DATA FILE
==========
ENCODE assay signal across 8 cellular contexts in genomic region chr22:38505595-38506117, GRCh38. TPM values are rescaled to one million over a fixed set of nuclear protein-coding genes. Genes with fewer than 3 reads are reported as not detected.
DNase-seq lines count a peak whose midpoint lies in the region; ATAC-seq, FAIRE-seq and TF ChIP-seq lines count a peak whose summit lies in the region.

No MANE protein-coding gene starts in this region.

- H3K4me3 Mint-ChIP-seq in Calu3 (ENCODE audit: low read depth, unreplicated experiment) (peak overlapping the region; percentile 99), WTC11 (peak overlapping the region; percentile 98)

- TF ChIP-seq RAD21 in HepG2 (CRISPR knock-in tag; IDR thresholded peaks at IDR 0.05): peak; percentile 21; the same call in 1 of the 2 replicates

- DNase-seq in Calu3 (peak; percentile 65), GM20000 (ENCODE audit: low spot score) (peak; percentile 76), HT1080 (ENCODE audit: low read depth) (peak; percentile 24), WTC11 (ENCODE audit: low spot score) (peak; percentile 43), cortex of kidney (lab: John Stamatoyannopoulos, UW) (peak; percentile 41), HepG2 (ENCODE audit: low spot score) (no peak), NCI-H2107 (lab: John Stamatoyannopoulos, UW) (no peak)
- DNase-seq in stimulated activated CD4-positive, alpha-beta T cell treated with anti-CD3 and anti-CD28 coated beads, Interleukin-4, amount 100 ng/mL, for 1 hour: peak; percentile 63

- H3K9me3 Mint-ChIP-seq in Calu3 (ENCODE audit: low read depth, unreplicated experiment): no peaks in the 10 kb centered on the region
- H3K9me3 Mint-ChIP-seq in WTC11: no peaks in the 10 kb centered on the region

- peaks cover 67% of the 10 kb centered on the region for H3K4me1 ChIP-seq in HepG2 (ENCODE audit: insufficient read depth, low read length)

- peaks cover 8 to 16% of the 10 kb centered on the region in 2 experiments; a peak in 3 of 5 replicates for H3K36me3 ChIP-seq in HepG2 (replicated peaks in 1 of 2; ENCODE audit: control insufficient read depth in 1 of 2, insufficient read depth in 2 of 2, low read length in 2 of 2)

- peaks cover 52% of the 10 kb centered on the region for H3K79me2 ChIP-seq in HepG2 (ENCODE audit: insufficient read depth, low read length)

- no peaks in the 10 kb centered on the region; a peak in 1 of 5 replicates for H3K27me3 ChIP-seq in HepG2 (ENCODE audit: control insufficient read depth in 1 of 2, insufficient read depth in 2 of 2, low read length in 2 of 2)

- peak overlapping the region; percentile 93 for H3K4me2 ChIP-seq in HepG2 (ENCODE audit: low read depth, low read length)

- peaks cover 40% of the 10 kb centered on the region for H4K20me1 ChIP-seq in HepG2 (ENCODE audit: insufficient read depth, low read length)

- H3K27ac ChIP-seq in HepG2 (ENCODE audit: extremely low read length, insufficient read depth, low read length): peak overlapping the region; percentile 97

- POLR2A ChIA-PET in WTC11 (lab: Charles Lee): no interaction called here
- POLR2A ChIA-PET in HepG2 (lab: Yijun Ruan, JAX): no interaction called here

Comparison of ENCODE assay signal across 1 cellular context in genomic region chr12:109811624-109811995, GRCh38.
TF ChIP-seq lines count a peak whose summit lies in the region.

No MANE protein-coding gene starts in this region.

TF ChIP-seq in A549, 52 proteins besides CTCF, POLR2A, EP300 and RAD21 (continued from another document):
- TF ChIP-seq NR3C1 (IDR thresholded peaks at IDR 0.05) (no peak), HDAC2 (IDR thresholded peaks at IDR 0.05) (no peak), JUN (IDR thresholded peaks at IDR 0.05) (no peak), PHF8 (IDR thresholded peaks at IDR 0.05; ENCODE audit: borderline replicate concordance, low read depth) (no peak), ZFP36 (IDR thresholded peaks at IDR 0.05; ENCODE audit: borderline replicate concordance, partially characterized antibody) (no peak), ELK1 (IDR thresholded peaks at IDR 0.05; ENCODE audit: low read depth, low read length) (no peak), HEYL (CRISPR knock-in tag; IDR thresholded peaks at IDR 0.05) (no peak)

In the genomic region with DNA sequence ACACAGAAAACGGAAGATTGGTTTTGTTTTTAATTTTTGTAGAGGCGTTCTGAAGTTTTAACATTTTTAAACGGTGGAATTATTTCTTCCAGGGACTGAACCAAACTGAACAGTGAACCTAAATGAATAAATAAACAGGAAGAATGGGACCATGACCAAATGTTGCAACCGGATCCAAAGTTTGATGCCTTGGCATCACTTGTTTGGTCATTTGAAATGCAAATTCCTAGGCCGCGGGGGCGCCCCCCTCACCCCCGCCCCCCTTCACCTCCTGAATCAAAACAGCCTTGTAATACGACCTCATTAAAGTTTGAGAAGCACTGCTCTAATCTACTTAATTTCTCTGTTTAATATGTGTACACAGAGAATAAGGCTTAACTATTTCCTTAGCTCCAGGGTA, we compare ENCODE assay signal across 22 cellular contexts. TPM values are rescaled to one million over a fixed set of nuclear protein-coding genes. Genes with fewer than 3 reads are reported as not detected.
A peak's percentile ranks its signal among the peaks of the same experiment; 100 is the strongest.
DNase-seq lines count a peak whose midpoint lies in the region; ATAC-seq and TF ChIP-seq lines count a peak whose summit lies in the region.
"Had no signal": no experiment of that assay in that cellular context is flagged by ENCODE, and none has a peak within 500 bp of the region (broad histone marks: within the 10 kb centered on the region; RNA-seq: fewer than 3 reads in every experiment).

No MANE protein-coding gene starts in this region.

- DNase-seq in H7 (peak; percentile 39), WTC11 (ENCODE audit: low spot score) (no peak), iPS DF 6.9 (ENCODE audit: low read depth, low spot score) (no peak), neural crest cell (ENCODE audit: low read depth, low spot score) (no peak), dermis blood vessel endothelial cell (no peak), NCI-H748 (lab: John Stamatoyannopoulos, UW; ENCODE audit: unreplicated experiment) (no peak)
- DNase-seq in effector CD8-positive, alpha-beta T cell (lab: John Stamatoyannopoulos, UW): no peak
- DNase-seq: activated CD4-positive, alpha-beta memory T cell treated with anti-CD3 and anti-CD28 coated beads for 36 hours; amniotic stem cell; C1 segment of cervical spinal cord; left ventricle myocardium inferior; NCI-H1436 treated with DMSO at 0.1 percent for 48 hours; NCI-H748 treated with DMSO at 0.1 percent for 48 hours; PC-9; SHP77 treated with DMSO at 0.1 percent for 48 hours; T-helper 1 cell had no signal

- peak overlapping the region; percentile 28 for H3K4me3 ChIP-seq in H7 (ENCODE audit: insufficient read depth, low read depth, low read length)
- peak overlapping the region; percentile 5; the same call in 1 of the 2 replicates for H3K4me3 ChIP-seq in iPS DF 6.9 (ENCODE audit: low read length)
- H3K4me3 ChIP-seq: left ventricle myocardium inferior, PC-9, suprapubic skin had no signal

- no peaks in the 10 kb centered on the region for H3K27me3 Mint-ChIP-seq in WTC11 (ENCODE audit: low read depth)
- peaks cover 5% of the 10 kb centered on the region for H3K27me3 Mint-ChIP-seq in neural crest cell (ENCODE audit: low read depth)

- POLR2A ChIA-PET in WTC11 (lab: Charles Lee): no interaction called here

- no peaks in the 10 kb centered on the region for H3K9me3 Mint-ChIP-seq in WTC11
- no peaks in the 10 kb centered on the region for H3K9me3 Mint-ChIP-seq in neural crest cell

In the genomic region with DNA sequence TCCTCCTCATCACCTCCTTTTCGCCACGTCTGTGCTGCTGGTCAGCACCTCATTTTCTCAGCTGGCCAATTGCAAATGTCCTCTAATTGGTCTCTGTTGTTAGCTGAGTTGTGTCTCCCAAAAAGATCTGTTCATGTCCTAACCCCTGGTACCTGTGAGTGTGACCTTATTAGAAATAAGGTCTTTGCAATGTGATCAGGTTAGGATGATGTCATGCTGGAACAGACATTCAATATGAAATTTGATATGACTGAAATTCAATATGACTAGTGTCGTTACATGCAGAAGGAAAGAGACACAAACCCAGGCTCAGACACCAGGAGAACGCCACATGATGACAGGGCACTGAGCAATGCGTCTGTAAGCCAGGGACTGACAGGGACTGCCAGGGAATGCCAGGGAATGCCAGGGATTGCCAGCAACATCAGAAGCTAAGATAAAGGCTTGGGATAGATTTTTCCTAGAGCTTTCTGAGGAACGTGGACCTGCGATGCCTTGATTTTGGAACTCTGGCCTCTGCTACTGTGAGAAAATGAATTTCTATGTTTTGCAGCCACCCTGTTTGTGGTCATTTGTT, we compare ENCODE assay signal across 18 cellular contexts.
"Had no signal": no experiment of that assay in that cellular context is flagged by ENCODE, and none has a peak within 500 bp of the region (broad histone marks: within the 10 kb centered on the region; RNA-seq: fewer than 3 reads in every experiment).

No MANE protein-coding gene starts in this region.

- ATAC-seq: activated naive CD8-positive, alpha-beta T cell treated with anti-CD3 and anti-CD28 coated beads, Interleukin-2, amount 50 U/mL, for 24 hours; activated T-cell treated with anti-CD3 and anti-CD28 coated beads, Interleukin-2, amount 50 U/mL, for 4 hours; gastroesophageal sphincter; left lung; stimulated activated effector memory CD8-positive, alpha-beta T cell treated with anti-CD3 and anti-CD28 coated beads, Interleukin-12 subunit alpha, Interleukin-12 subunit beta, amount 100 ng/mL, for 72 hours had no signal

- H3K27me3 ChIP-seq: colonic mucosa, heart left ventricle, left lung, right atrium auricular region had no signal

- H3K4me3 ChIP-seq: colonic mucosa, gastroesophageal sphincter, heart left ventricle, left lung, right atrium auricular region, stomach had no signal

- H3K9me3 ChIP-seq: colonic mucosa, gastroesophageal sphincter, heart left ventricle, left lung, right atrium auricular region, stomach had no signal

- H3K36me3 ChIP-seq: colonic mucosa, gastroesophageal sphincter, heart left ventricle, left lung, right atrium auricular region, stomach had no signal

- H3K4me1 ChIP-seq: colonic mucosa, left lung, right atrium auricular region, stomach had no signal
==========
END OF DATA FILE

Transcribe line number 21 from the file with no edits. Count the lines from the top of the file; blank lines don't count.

No MANE protein-coding gene starts in this region.